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Very often I get situation like this:

Four flipped edges in the equator layer

I am interested in manual solving, so automatically generated solution is not useful (like with Kociemba algorithm). Currently I use twice the two edges flip (E R' E R' E R2 E' R' E' R' E' R2), but this is too long solution with total of 28 moves.

Is there a shorter algorithm to solve this situation?

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  • $\begingroup$ Hmm, what solving method do you use that you get into this situation? (When you solve layer by layer you would never get this case.) Do you use a corners-first method, or a middle-layer last method? $\endgroup$ – Kevin Cruijssen Oct 28 '16 at 22:06
  • $\begingroup$ I do not know, probably corners first seems likely. I have figured out 2x2x2 first, and now apply it on 3x3x3. $\endgroup$ – Evil Oct 28 '16 at 22:11
  • $\begingroup$ @Evil. You counted both quarter turns and slice turns as 1 move. But in slice turn metric (stm), any layer is only counted once whether a quarter turn or a half turn, and R, R2, E, and E2 are all one turn. - So, with the slice turn metric, your formula is really length 24. Jonathan's formula is of length 12, and Jaap's formula is of length 14 but easier. - Yes, this occurs with the corners first method. Have you checked out the Varasano method? It solves 8 corners in 3 steps: 1. orient first face (intuitive), 2. orient opposite face (7 cases), 3. pbl (position both layers, 5 cases). Done. $\endgroup$ – Cuc Apr 3 '17 at 5:12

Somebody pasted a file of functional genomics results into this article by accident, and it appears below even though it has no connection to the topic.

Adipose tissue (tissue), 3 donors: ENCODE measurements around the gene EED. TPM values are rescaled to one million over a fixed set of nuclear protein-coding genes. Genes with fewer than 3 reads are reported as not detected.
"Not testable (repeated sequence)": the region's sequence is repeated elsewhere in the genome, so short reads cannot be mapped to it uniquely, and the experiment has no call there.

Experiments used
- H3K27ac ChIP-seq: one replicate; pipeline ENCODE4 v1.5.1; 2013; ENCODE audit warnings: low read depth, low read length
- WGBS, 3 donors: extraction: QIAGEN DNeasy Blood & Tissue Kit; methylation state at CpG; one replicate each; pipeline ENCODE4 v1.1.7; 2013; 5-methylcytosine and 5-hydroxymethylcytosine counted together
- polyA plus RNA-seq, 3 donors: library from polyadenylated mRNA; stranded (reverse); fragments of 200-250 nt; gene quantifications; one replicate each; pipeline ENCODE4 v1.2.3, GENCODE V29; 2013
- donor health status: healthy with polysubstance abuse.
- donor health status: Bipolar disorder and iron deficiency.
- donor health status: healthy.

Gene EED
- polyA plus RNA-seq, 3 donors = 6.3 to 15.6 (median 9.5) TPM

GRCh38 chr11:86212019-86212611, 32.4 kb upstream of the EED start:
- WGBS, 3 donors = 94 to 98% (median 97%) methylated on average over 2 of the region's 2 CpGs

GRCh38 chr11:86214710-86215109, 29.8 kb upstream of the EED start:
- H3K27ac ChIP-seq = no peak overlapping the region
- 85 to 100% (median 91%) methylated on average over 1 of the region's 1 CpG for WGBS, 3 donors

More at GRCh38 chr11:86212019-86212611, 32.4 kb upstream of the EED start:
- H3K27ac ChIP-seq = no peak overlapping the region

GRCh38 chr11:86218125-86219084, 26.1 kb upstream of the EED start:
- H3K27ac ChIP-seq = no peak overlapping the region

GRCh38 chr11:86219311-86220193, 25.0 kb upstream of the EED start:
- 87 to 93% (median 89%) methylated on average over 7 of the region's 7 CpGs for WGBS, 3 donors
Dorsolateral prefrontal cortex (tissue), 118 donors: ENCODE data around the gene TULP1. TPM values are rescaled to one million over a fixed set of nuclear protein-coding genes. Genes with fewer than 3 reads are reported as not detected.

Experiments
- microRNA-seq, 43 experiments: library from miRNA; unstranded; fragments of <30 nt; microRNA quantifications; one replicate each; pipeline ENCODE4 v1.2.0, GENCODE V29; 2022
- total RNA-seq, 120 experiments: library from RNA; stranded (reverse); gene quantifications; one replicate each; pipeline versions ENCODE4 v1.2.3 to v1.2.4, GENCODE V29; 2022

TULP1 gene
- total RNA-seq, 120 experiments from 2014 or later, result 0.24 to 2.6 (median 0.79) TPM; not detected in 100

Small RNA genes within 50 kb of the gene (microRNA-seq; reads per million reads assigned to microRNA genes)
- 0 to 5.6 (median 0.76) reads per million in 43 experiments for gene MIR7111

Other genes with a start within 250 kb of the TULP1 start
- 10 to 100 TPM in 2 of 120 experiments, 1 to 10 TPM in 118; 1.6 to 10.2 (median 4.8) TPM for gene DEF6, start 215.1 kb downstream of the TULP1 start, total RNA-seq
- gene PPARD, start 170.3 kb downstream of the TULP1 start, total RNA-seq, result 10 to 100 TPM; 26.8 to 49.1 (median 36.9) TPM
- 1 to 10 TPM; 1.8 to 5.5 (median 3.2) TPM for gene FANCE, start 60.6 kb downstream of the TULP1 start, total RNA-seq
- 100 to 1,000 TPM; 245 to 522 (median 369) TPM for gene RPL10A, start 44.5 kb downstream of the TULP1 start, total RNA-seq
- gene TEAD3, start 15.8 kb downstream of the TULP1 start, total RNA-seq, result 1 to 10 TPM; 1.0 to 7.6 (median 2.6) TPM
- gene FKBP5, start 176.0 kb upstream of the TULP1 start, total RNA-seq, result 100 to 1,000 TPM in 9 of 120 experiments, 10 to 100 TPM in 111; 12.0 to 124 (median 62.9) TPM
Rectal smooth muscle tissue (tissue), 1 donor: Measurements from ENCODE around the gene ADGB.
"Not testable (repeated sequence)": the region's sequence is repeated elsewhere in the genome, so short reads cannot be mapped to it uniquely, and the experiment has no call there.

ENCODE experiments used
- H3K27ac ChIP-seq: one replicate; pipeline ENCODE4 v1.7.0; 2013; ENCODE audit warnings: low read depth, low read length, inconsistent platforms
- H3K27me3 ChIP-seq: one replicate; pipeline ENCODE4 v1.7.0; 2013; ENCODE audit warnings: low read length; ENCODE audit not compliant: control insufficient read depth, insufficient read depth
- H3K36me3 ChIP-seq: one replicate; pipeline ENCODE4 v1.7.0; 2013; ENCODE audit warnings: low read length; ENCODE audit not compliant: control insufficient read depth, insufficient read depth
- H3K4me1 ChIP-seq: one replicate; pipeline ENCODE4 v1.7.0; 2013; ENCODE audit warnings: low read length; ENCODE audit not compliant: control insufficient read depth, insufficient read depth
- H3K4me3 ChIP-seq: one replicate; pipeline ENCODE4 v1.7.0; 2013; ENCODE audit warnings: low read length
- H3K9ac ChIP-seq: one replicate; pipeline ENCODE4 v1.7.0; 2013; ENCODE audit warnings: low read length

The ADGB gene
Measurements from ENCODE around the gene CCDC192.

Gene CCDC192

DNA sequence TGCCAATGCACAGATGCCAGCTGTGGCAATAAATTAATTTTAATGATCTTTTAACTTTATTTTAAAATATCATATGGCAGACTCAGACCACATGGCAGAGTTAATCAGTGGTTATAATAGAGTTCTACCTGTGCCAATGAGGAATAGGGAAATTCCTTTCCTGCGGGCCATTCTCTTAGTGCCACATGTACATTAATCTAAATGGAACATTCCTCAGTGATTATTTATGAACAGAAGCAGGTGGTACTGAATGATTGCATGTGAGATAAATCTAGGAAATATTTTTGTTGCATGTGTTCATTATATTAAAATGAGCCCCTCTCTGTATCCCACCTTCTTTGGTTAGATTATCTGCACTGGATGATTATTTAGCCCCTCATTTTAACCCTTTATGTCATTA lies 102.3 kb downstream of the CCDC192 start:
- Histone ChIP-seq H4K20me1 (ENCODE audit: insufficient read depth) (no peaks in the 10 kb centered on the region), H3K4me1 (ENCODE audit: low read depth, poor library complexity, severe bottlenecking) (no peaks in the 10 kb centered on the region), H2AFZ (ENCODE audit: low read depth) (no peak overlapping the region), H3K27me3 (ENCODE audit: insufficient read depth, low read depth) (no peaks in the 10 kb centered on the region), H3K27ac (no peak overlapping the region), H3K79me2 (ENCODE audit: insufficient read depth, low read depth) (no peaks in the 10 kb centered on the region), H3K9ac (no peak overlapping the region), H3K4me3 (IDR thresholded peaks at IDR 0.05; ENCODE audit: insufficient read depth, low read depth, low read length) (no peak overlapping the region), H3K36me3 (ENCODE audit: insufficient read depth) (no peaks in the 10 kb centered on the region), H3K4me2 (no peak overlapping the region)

• $\begingroup$ Wow. Thank you @Cuc. I had apparently counted in QTM. I never heard about Varasano method, but honestly I have never learned any known solving system, as I tried to generalize from 2^3 to 5^3 on my own, then picked some algorithms to speed up solving, trained fingers for speed. Now it is probably good moment to learn something, so I will definitely learn Varsano method. It seems far faster with only 12 cases, because right now I use more with slow 2-3 swaps. Thank you again for pointing this out. $\endgroup$ – Evil Apr 3 '17 at 18:31
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The shortest number of moves in face turns (HTM) from here to solved would be

$16$, for example: U R F' D L2 B' R U' D B' L F2 D' R B' D'

The shortest number of moves in slice turns (STM) from here to solved would be

$12$ (matching yours), for example R U2 R2 S R' E2 R' U2 R2 S R E2

I don't do speed solving so maybe others can give some advice, but I think using some look-ahead or a different approach that avoids this may be worth looking into. Also note that a longer sequence might actually be faster to perform.

A method that is probably a good start might be the one made by Lars Petrus (also a good start for fewest moves), which may be found at his website.

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One simple 4-flip sequence that I like a lot is (E R)4. It doesn't quite flip the four edges you want (it does FL BL BR and UR). A small conjugation to to bring the FR edge to UR then gives the following sequence:

F' U' F (E R)4 F' U F.

It is not quite as short as Jonathan's, but it is easy to remember and understand.

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  • $\begingroup$ Wow, thank you this one is also very cool and intuitive. $\endgroup$ – Evil Oct 30 '16 at 19:24
  • $\begingroup$ Oh, so "the basic case" is for this, with additional moves to put top edge to the equator. $\endgroup$ – Evil Oct 30 '16 at 19:43

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